Former Texas Rep. and 2008 Republican presidential candidate Dr. Ron Paul says that an amendment voted down on the floor of the House last week would not have made much of a difference – even if it had survived a floor vote – to stop the NSA from spying on Americans. The amendment, from Republican Michigan Rep. Justin Amash – which was attached to the defense budget – called for the NSA's spying programs to be defunded.
"[W]e should be careful about believing that even if it had somehow miraculously survived the Senate vote and the President’s veto, it would have resulted in any significant change in how the Intelligence Community would behave toward Americans," Dr. Paul wrote in his weekly column. "The U.S. government has built the largest and most sophisticated spying apparatus in the history of the world."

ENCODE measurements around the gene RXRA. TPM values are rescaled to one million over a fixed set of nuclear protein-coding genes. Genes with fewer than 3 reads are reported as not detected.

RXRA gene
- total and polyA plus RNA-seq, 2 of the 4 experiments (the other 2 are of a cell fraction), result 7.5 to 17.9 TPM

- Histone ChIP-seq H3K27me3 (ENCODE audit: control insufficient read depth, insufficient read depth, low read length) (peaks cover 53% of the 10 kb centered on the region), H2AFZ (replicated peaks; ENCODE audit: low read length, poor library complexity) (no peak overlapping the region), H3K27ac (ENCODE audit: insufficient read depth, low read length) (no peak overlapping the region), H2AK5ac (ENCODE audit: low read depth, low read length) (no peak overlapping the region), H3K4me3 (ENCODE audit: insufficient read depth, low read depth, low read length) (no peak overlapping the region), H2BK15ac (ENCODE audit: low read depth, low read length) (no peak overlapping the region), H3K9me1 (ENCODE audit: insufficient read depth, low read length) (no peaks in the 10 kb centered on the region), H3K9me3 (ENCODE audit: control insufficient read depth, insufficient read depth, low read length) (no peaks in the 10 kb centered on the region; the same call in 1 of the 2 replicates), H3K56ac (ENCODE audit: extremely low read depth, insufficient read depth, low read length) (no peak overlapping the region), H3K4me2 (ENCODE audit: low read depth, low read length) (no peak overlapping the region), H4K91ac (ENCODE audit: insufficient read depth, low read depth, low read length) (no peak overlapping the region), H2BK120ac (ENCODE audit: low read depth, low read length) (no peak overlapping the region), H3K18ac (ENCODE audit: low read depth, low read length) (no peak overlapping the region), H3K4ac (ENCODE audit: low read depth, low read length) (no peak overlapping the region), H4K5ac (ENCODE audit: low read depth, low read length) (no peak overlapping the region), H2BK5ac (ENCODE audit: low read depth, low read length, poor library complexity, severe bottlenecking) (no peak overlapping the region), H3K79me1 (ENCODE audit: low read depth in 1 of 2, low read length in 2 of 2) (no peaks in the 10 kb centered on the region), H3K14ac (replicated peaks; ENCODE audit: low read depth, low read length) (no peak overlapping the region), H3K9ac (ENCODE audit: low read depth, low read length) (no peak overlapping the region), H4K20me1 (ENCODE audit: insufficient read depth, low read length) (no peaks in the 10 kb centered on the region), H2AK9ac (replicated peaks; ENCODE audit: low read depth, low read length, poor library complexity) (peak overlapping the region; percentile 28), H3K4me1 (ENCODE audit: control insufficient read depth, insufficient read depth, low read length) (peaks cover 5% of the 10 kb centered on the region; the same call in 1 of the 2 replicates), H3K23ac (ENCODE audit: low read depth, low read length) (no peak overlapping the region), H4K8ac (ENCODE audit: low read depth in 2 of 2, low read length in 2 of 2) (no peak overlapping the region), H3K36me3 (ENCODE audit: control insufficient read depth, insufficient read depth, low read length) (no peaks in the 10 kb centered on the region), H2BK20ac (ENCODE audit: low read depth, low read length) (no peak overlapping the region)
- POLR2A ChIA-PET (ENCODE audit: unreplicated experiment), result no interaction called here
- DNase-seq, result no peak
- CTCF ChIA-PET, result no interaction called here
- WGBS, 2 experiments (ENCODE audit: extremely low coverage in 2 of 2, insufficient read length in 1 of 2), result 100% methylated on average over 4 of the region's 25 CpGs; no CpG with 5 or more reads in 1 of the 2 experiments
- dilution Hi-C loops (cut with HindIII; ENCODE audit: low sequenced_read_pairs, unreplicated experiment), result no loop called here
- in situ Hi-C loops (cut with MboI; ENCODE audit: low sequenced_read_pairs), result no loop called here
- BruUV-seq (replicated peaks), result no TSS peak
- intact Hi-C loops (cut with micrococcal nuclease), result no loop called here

The amendment from Rep. Justin Amash, Michigan Republican, would have prevented the spy agency from collecting phone metadata unless a reasonable suspicion that a target was involved in terrorism existed.
Dr. Paul does say that Amash’s amendment was an important move "to at least bring attention to what the US intelligence community has become: an incredibly powerful conglomeration of secret government agencies that seem to view Americans as the real threat."
He also said that he was not surprised by the leadership of both parties in the House voted for the continuation of a "police state."
"It is encouraging to see the large number of votes crossing party lines in favor of the Amash amendment," he added. "Let us hope that this will be a growing trend in the House — perhaps the promise that Congress may once again begin to take its duties and obligations seriously."
Source: Washington Times